Crossing Colesville

July 6, 2009 update:

Excavation for the new Silver Spring Transit Center is well underway. Space is being set aside for the Purple Line and the Metropolitan Branch Trail alongside the CSX and Metro tracks.

July 5, 2009.

April 1, 2008 post:

The alignment the future CCT takes across Colesville Road to connect with the Metropolitan Branch Trail will determine whether the CCT will complete an urban trail network of regional importance.


Looking north toward Colesville Road from above the Silver Spring transit center. The Georgetown Branch Trail now ends at Second Avenue on the north side of Colesville Road (right center in the photo above).
Click here for a larger view.

Construction of the new Silver Spring Transit Center will begin in earnest this summer. A three level bus deck will be built in the center where the bus bays are now. Two high rise buildings will be built at the northeast and southeast corners. The northern terminus of the Metropolitan Branch Trail will be built with the transit center construction. The MetBranch Trail will enter the transit center from the south, alongside the CSX corridor.

The future CCT needs a direct alignment that gives a safe crossing of Colesville Road and an easy MetBranch Trail connection through all of the heavy vehicle and pedestrian activity at the new transit center. The Purple Line transit/trail concept will provide this connection. The concept calls for the CCT to be built across Colesville Road and straight through the transit center alongside the CSX/Metro tracks on an elevated structure. The CCT would be at the same elevation as the CSX/Metro tracks but separated from them by a 25′+ buffer space. The CCT would also be at the same level as the existing MARC platform and the new second level bus deck, and would have a pedestrian bridge connection across to the elevators and escalators from the second level bus deck down to the first level of the transit center. The CCT be at the high elevation needed for a level connection to the MetBranch Trail at the south side of the transit center.

The Purple Line transit would also go across Colesville Road and through the transit center on an elevated structure, between the CCT and the CSX/WMATA tracks and about 20′ higher than the CCT. The structure holding the Purple Line high above the trail would be similar to that holding the Metro Red Line above the Beltway and Rockville Pike in North Bethesda.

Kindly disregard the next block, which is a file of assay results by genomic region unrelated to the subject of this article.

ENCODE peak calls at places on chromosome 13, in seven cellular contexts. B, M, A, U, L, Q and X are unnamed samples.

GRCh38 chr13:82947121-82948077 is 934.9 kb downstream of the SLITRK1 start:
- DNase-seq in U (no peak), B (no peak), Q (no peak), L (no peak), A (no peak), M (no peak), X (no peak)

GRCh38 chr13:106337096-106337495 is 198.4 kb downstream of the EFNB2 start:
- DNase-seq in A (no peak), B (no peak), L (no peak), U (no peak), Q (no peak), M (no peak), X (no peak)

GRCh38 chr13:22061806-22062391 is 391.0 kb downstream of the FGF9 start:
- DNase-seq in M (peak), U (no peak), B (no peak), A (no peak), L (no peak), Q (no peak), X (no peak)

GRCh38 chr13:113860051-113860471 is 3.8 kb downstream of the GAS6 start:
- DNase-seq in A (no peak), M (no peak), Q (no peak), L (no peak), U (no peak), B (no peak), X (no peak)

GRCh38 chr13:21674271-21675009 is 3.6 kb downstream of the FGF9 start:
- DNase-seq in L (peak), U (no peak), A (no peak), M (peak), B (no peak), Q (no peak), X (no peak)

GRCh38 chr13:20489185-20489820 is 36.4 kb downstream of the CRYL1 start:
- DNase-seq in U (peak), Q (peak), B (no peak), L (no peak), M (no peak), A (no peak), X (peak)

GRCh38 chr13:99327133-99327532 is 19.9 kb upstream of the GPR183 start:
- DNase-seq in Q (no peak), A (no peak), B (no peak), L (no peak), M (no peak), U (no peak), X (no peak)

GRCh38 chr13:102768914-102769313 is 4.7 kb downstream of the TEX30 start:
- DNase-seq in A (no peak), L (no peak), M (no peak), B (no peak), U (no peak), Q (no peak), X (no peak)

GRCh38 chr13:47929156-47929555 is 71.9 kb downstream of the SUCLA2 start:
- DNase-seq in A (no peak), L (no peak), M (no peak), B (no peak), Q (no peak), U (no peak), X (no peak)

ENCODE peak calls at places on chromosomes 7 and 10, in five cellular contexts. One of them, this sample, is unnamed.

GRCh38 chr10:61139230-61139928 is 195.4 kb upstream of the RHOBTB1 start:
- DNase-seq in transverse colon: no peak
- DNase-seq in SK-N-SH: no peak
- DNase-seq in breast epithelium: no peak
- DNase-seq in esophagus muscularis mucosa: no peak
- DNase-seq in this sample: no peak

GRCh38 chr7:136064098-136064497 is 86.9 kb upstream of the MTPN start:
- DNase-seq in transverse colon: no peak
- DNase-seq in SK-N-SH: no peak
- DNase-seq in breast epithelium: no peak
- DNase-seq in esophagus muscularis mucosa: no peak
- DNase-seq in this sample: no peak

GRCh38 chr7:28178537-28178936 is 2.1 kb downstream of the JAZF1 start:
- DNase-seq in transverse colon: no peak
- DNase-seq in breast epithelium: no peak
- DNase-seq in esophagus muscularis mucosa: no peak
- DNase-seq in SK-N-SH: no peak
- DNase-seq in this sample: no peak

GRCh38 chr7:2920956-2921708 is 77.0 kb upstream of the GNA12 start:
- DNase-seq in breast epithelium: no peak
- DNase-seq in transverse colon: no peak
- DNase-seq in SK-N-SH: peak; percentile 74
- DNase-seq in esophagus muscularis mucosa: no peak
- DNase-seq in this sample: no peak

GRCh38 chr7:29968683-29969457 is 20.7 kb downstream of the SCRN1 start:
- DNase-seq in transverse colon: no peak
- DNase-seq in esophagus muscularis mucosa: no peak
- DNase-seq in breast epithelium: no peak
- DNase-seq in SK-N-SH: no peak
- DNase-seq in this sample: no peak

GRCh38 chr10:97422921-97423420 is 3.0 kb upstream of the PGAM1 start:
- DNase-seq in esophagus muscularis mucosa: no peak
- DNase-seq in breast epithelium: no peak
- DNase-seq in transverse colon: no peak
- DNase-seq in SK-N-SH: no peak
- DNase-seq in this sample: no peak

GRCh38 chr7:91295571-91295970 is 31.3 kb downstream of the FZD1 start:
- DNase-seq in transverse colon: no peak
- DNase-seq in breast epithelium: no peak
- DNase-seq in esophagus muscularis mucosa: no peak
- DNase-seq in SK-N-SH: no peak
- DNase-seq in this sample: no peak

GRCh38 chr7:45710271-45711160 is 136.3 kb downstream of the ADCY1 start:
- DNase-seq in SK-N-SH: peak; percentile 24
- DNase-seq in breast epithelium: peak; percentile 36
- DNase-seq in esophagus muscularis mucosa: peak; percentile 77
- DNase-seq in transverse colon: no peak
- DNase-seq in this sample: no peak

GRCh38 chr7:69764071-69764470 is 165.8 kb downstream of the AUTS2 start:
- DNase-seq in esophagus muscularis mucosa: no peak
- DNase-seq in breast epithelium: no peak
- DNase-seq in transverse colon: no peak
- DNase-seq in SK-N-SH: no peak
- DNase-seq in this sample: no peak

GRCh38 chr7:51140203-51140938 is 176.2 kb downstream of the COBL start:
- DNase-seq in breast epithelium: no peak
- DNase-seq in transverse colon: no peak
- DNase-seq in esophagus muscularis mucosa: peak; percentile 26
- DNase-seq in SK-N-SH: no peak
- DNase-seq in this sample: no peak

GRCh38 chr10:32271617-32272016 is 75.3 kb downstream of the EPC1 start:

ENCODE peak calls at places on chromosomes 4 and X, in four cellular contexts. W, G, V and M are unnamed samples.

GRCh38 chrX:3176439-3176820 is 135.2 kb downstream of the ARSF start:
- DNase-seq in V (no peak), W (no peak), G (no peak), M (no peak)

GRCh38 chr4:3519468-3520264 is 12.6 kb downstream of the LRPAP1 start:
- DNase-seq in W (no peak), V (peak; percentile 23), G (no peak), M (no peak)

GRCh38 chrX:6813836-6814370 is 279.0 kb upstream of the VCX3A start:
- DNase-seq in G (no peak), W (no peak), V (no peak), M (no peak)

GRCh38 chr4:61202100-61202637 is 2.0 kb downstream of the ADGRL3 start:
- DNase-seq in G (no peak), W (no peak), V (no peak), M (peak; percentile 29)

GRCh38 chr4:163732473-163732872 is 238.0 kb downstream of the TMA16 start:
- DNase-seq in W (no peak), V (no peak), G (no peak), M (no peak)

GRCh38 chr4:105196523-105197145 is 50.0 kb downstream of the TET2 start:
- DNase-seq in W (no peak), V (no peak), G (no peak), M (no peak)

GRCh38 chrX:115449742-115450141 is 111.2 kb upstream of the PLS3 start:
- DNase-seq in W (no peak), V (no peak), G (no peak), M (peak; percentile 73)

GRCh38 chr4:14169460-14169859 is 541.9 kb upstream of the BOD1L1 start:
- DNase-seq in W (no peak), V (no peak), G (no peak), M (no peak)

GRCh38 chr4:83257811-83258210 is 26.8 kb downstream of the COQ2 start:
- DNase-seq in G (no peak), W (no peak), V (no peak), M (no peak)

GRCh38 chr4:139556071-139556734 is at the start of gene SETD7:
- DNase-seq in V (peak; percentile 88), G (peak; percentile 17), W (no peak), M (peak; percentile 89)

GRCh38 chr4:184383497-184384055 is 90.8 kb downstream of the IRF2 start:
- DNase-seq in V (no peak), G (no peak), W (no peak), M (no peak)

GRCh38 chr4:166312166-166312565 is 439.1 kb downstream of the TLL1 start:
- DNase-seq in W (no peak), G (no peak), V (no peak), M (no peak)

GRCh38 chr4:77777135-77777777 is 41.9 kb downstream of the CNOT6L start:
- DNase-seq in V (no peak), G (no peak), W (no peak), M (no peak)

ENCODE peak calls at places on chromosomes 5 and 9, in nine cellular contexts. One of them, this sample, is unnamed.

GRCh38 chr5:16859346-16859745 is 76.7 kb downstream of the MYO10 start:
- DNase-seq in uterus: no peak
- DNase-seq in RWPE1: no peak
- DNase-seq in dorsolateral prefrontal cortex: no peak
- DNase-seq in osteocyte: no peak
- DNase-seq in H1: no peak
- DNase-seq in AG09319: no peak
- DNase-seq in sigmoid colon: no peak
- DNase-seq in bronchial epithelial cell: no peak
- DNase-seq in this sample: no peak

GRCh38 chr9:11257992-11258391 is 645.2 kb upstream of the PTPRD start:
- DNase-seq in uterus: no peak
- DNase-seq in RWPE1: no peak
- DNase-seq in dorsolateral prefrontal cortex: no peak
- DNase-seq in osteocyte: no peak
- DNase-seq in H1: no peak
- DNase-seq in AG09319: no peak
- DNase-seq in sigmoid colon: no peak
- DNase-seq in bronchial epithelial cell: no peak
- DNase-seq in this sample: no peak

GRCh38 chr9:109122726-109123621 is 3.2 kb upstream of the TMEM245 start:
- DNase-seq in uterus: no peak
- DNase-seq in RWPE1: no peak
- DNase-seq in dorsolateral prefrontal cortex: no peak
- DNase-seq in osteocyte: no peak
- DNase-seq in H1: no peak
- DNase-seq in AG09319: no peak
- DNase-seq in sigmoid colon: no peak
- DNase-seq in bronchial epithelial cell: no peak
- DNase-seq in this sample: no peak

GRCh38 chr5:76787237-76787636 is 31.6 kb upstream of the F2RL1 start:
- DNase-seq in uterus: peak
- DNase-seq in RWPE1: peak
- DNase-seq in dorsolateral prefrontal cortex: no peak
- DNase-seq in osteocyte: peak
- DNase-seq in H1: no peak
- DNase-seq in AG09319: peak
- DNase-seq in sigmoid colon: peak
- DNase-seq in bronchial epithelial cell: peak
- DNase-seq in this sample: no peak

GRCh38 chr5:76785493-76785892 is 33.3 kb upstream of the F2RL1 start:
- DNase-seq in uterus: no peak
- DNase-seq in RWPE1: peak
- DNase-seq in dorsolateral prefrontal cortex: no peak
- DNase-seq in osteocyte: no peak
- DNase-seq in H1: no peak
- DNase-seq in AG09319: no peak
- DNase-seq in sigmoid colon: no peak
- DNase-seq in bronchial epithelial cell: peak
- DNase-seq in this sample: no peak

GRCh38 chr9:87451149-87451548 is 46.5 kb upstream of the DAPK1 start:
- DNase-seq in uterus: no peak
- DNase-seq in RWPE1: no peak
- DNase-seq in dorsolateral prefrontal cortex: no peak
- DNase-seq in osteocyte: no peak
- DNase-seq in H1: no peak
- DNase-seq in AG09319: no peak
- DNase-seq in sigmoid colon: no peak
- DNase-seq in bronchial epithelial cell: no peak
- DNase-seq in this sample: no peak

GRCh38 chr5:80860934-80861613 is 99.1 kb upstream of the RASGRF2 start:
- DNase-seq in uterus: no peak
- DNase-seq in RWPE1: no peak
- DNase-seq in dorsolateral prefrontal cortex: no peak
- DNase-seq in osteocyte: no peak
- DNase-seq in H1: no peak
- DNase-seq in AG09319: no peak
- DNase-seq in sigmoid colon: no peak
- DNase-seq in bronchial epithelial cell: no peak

It is unlikely the CCT will ever be built on this alignment without the Purple Line. The Metro Plaza Building proximity to the CSX tracks on the north side of Colesville Road creates a serious “choke point” for this alignment. The CCT can get through this choke point as a 10′ wide trail IF an agreement can be reached with CSX and WMATA to build a retaining wall at the minimum required 25′ safety standoff within their r.o.w., IF a several foot wide easement can be taken from the west side of the Metro Plaza building lot to allow the trail to be built to within 2′ of the building at the south corner, and IF we can fund the high cost of the retaining wall and the elevated structure over Colesville Road and through the Transit Center. We need the Purple Line to leverage the CSX operating agreements and easements, and to share the cost of combined transit/trail structures.

If the CCT is not built on this alignment, then the best alternative alignment past the Metro Plaza Building will be on along Second Avenue. But that will force the CCT onto an at-grade trail crossing of Colesville Road, a six lane highway busy with bus traffic coming into the busiest bus station in Maryland. After crossing Colesville Road the CCT must either use a path through the transit center or go around the transit center on a sidepath trail along Wayne Avenue and Ramsey Avenue to connect to the MetBranch Trail. Any route through the center will conflict with the heavy bus and pedestrian activity in the center, and will require cyclists to dismount and walk their bikes through most of the center. A sidepath trail going around the center must deal with the motor vehicle conflicts from crossing the entrances to the second level bus deck, the third level kiss-and-ride and taxi deck, and entrances to the high rise buildings.

You don’t have to be a trail advocate to want the direct CCT connection into the new transit center. Anyone who lives or works north of Colesville Road and wants to use Metrobus, MARC, or the Purple Line will want the grade-separated trail crossing of Colesville Road.

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One Response to “Crossing Colesville”

  1. Did anyone protest this Metro Plaza building when it was proposed or being built?

    Development should never be allow to so chock a transport corridor, and such nonsence speaks volumes about the nature of the government.

    See my other blog “A Trip Within The Beltway” into articles and tags regarding corridor chock.

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